Author Contributions

Conceptualization, format, resources, writing, editing—A.K. and J.K.; visualization, investigation—A.K., J.K., D.M. and M.U. All authors have read and agreed to the published version of the manuscript.


This research was funded by Tomas Bata University in Zlin, Faculty of Technology nr. IGA/FT/2023/008 and IGA/FT/2024/008. Next, this research was funded by Jan Amos Komensky Operational Program financed by the EU and state budget of the Czech Republic, no. CZ.02.01.01/00/22_008/0004631. Also, EU under the REFRESH—project number CZ.10.03.01/00/22_003/0000048 via the Operational Programme “Just Transition” funded the project.

Data Availability Statement

The data presented in this study are available on request from the corresponding author. The data are not publicly available due to some basic research involving confidentiality.


The authors would like to give thanks to Marta Valášková and also the Minerals Journal.

Conflicts of Interest

The authors declare no conflict of interest.


  1. History of Nanotechnology. Available online: (accessed on 28 November 2023).
  2. Ajayan, P.M.; Schadler, L.S.; Braun, P.V. Nanocomposite Science and Technology; Wiley—WCH: Weinheim, Germany, 2003; ISBN 3-527-30359-6. [Google Scholar]
  3. What Is Nanotechnology? Available online: (accessed on 19 November 2023).
  4. Nanocomposites Market, Global Indurstry Analysis, Size, Share, Growth & Forecast 2022–2031. Available online:,use%20of%20nanocomposites%20in%20biomedical%20applications%20and%20packaging (accessed on 29 November 2023).
  5. Bergaya, F.; Theng, B.K.G.; Lagaly, G. Chapter 1: General introduction: Clays, clay minerals and clay science. In Handbook of Clay Science, Developments in Clay Science; Elsevier: Amsterdam, The Netherlands, 2006. [Google Scholar]
  6. Harvey, C.C.; Lagaly, G. Chapter 10.1: Conventional Applications. In Handbook of Clay Science, Developments in Clay Science; Elsevier: Amsterdam, The Netherlands, 2006. [Google Scholar]
  7. Konta, J. Clay and man: Clay raw materialsin the service of man. Appl. Clay Sci. 1995, 10, 275–335. [Google Scholar] [CrossRef]
  8. Valášková, M. Clays, Clay minerals and cordierite ceramics—A review. Ceram. Silik. 2015, 59, 331–340. [Google Scholar]
  9. Bergaya, F.; Jaber, M.; Lambert, J.-F. Chapter 1: Clays and Clay Mineral. In Rubber-Clay Nanocomposites: Science, Technology, and Applications; Galimberti, M., Ed.; John Wiley & Sons: Hoboken, NJ, USA, 2011. [Google Scholar]
  10. Pospisil, M.; Capkova, P.; Merinska, D.; Malac, Z.; Simonik, J. Sructure analysis of montmorillonite intercalated with cetylpyridinium and cetyltrimethylammonium: Molecular simulations and XRD analysis. J. Colloid Interface Sci. 2001, 236, 127–131. [Google Scholar] [CrossRef]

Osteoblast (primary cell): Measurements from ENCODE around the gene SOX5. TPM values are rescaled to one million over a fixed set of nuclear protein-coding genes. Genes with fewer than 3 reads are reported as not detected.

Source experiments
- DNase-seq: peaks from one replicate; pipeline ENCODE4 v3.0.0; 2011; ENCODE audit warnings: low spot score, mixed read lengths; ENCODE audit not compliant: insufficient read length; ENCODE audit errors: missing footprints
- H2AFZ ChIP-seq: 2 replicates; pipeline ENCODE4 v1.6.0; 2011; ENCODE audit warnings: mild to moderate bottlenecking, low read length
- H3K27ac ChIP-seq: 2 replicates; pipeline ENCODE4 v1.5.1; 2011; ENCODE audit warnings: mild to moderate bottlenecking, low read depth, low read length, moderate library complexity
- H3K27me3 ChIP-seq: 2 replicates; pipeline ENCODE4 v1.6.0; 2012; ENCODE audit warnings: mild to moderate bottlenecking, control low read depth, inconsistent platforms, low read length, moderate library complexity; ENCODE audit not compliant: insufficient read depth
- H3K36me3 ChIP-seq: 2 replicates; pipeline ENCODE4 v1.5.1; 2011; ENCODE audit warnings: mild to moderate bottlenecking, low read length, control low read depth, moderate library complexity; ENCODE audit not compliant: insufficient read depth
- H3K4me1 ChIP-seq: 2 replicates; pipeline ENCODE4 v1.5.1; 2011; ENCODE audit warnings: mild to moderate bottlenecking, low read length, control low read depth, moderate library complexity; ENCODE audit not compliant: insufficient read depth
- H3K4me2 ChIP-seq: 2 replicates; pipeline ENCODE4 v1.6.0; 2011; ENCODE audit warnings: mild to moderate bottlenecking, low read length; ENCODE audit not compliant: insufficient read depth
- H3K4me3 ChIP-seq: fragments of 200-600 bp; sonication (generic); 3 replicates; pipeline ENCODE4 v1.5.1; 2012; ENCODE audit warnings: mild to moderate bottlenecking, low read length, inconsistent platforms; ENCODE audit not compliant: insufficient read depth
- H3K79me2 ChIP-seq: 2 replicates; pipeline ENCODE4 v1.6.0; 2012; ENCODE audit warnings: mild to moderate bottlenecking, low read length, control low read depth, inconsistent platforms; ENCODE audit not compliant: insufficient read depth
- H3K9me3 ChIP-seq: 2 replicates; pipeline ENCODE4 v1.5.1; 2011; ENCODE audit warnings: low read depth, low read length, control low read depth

11. Murray, H.H. Overview, clay mineral applications. Appl. Clay Sci. 1991, 5, 379–395. [Google Scholar] [CrossRef]
  12. Glebova, A.A.; Skovorodnikova, M.S.; Pavlova, I.A.; Farafontova, E.P. Research on the Ceramicc Properties of Orenburg Oblast Clay. Glass Ceram. 2023, 79, 11–12. [Google Scholar] [CrossRef]
  13. Yang, X.; Yang, W.; Hu, J. Preparation of Low-Dielectric-Constant Kaolin Clay Ceramics by Chemical Cleaning Method. Front. Mater. 2021, 8, 692759. [Google Scholar] [CrossRef]
  14. Petronela, N. The Influence of Drying Conditions of Clay-Based Polymer Coatings on Coated Paper Properties. Coatings 2021, 11, 12. [Google Scholar] [CrossRef]
  15. Devisetti, S.; Lempsink, G.; Malla, P.B. Use of kaolin clay in aqueous barrier coating applications. Tappi J. 2023, 22, 685–697. [Google Scholar] [CrossRef]
  16. Granetto, M.; Serpella, L.; Fogliatto, S.; Re, L.; Bianco, C.; Vidotto, F.; Tosco, T. Natural clay and biopolymer-based nanopesticides to control the environ-mental spread of a soluble herbicide. Sci. Total Environ. 2022, 806 Pt 3, 151199. [Google Scholar] [CrossRef]
  17. Mahmoodi, A.; Dadras, A.; Jiryaei, Z.; Khorasani, M.; Shi, X.M. A Yellow Lead-Free Pavement Marking Paint Based on Hybrid Dye-Clay Nanopigment: Morphological, Thermome-chemical, and Photophysical Properties. ACS Sustain. Chem. Eng. 2021, 9, 16466–16473. [Google Scholar] [CrossRef]
  18. Vakhitova, L.; Kalafat, K.; Vakhitov, R.; Drizhd, V.; Taran, N.; Bessarabov, V. Nano-clays as rheology modifiers in intumescent coatings for steel building structures. Chem. Eng. J. Adv. 2023, 16, 100544. [Google Scholar] [CrossRef]
  19. Choi, G.; Piao, H.Y.; Eom, S.; Choy, J.H. Vectorized Clay Nanoparticles in Therapy and Diagnosis. Clay Clays Miner. 2019, 67, 25–43. [Google Scholar] [CrossRef]
  20. Nomicisio, C.; Ruggeri, M.; Bianchi, E.; Vigani, B.; Valentino, C.; Aguzzi, C.; Viseras, C.; Rossi, S.; Sandri, G. Natural and Synthetic Clay Minerals in the Pharmaceutical and Biomedical Fields. Pharmaceutics 2023, 15, 1368. [Google Scholar] [CrossRef] [PubMed]
  21. Torbert, H.A.; Harmel, R.D.; Potter, K.N.; Dozier, M. Evaluation of some phosphorus index criteria in cultivated agriculture in clay soils. J. Soil Water Conserv. 2005, 60, 21–29. [Google Scholar]
  22. Kubo, K.; Hirayama, T.; Fujimura, S.; Eguchi, T.; Nihei, N.; Hamamoto, S.; Takeuchi, M.; Saito, T.; Ota, T.; Shinano, T. Potassium behavior and clay mineral composition in the soil with low effectiveness of potassium application. Soil Sci. Plant Nutr. 2018, 64, 265–271. [Google Scholar] [CrossRef]